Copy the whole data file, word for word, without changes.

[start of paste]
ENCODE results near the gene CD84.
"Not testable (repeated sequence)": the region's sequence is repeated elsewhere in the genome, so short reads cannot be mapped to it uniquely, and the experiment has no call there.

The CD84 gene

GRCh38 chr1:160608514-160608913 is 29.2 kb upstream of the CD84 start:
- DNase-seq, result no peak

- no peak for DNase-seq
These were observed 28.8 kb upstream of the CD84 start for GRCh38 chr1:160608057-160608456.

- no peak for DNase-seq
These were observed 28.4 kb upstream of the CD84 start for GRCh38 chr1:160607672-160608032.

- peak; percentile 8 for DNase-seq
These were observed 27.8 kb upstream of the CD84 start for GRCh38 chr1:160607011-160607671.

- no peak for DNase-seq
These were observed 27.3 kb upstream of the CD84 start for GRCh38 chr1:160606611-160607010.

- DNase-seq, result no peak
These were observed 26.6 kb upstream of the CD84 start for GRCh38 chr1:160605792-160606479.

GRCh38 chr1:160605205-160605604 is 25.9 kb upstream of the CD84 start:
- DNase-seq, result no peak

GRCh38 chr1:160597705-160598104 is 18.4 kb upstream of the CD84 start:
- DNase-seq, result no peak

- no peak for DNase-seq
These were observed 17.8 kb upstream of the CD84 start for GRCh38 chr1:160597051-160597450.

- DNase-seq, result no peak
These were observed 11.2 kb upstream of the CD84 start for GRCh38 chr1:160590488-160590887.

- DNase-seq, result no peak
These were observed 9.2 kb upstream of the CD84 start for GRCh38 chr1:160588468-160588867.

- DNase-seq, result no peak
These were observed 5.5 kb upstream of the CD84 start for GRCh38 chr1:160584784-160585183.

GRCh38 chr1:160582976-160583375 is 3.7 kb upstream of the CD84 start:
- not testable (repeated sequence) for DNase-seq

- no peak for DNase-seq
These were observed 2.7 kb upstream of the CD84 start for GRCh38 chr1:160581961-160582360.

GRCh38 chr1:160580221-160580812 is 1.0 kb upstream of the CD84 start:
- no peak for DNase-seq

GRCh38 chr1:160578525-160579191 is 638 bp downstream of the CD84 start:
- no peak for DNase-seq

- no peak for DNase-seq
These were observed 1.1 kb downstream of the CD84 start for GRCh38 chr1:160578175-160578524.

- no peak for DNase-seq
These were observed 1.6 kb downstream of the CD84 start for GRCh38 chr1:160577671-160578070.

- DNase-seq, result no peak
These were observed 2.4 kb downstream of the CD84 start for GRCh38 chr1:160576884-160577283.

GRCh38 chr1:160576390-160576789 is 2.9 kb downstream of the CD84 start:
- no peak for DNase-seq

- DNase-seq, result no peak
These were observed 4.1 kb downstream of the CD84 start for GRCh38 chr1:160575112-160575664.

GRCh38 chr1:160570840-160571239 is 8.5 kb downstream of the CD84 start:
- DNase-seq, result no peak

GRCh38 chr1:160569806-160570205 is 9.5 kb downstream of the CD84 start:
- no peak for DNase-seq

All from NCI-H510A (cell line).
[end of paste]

ENCODE results near the gene CD84.
"Not testable (repeated sequence)": the region's sequence is repeated elsewhere in the genome, so short reads cannot be mapped to it uniquely, and the experiment has no call there.

The CD84 gene

GRCh38 chr1:160608514-160608913 is 29.2 kb upstream of the CD84 start:
- DNase-seq, result no peak

- no peak for DNase-seq
These were observed 28.8 kb upstream of the CD84 start for GRCh38 chr1:160608057-160608456.

- no peak for DNase-seq
These were observed 28.4 kb upstream of the CD84 start for GRCh38 chr1:160607672-160608032.

- peak; percentile 8 for DNase-seq
These were observed 27.8 kb upstream of the CD84 start for GRCh38 chr1:160607011-160607671.

- no peak for DNase-seq
These were observed 27.3 kb upstream of the CD84 start for GRCh38 chr1:160606611-160607010.

- DNase-seq, result no peak
These were observed 26.6 kb upstream of the CD84 start for GRCh38 chr1:160605792-160606479.

GRCh38 chr1:160605205-160605604 is 25.9 kb upstream of the CD84 start:
- DNase-seq, result no peak

GRCh38 chr1:160597705-160598104 is 18.4 kb upstream of the CD84 start:
- DNase-seq, result no peak

- no peak for DNase-seq
These were observed 17.8 kb upstream of the CD84 start for GRCh38 chr1:160597051-160597450.

- DNase-seq, result no peak
These were observed 11.2 kb upstream of the CD84 start for GRCh38 chr1:160590488-160590887.

- DNase-seq, result no peak
These were observed 9.2 kb upstream of the CD84 start for GRCh38 chr1:160588468-160588867.

- DNase-seq, result no peak
These were observed 5.5 kb upstream of the CD84 start for GRCh38 chr1:160584784-160585183.

GRCh38 chr1:160582976-160583375 is 3.7 kb upstream of the CD84 start:
- not testable (repeated sequence) for DNase-seq

- no peak for DNase-seq
These were observed 2.7 kb upstream of the CD84 start for GRCh38 chr1:160581961-160582360.

GRCh38 chr1:160580221-160580812 is 1.0 kb upstream of the CD84 start:
- no peak for DNase-seq

GRCh38 chr1:160578525-160579191 is 638 bp downstream of the CD84 start:
- no peak for DNase-seq

- no peak for DNase-seq
These were observed 1.1 kb downstream of the CD84 start for GRCh38 chr1:160578175-160578524.

- no peak for DNase-seq
These were observed 1.6 kb downstream of the CD84 start for GRCh38 chr1:160577671-160578070.

- DNase-seq, result no peak
These were observed 2.4 kb downstream of the CD84 start for GRCh38 chr1:160576884-160577283.

GRCh38 chr1:160576390-160576789 is 2.9 kb downstream of the CD84 start:
- no peak for DNase-seq

- DNase-seq, result no peak
These were observed 4.1 kb downstream of the CD84 start for GRCh38 chr1:160575112-160575664.

GRCh38 chr1:160570840-160571239 is 8.5 kb downstream of the CD84 start:
- DNase-seq, result no peak

GRCh38 chr1:160569806-160570205 is 9.5 kb downstream of the CD84 start:
- no peak for DNase-seq

All from NCI-H510A (cell line).